• bias_initializer (default 'zeros'): initializer for the bias vector. Options are: constant, identity, zeros, ones, orthogonal, normal, uniform, truncated_normal, variance_scaling, glorot_normal, glorot_uniform, xavier_normal, xavier_uniform, he_normal, he_uniform, lecun_normal, lecun_uniform. Alternatively it is possible to specify a dictionary with a key type that identifies the type of initializer and other keys for its parameters, e.g. {type: normal, mean: 0, stddev: 0}. To know the parameters of each initializer, please refer to TensorFlow's documentation.
  • weights_regularizer (default null): regularizer function applied to the weights matrix. Valid values are l1, l2 or l1_l2.
  • bias_regularizer (default null): regularizer function applied to the bias vector. Valid values are l1, l2 or l1_l2.
  • activity_regularizer (default null): regurlizer function applied to the output of the layer. Valid values are l1, l2 or l1_l2.
  • norm (default null): if a norm is not already specified in fc_layers this is the default norm that will be used for each layer. It indicates the norm of the output and it can be null, batch or layer.
  • norm_params (default null): parameters used if norm is either batch or layer. For information on parameters used with batch see Tensorflow's documentation on batch normalization or for layer see Tensorflow's documentation on layer normalization.
  • fc_activation (default relu): if an activation is not already specified in fc_layers this is the default activation that will be used for each layer. It indicates the activation function applied to the output.
  • fc_dropout (default 0): dropout rate
  • reduce_output (default last): defines how to reduce the output tensor along the s sequence length dimension if the rank of the tensor is greater than 2. Available values are: sum, mean or avg, max, concat (concatenates along the first dimension), last (returns the last vector of the first dimension) and null (which does not reduce and returns the full tensor).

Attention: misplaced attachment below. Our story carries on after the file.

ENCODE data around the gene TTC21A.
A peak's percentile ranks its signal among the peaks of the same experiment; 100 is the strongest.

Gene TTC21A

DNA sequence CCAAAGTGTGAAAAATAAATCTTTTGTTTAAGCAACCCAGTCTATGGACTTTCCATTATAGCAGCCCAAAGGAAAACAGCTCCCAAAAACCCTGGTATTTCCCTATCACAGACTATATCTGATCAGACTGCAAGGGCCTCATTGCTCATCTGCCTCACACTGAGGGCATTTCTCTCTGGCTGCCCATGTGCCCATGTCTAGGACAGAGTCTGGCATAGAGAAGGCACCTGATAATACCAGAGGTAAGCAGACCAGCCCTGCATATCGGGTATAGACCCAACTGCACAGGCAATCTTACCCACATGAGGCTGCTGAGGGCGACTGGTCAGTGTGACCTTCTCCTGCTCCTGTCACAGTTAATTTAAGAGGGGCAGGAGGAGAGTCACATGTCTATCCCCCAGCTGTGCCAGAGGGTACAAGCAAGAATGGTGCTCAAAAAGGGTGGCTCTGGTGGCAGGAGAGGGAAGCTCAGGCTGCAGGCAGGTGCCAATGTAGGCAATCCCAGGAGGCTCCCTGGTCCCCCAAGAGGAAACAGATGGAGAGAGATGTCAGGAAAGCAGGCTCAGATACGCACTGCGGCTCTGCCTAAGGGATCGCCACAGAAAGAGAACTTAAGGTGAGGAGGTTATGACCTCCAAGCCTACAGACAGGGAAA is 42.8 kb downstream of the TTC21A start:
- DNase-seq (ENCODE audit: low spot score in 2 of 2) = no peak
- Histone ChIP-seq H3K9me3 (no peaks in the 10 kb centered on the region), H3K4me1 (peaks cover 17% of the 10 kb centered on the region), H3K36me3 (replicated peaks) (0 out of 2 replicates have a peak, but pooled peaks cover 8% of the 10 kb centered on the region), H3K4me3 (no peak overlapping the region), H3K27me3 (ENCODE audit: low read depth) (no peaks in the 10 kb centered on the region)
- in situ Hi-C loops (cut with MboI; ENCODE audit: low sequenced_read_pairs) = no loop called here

Example sequence feature entry in the input features list using a parallel cnn encoder:

name: sequence_column_name
type: sequence
encoder: rnn
tied_weights: null
representation': dense
embedding_size: 256
embeddings_trainable: true
pretrained_embeddings: null
embeddings_on_cpu: false
num_layers: 1
state_size: 256
cell_type: rnn
bidirectional: false
activation: tanh
recurrent_activation: sigmoid
unit_forget_bias: true
recurrent_initializer: orthogonal
recurrent_regularizer: null
dropout: 0.0
recurrent_dropout: 0.0
fc_layers: null
num_fc_layers: null
fc_size: 256
use_bias: true
weights_initializer: glorot_uniform
bias_initializer: zeros
weights_regularizer: null
bias_regularizer: null
activity_regularizer: null
norm: null
norm_params: null
fc_activation: relu
fc_dropout: 0
reduce_output: last
CNN RNN Encoder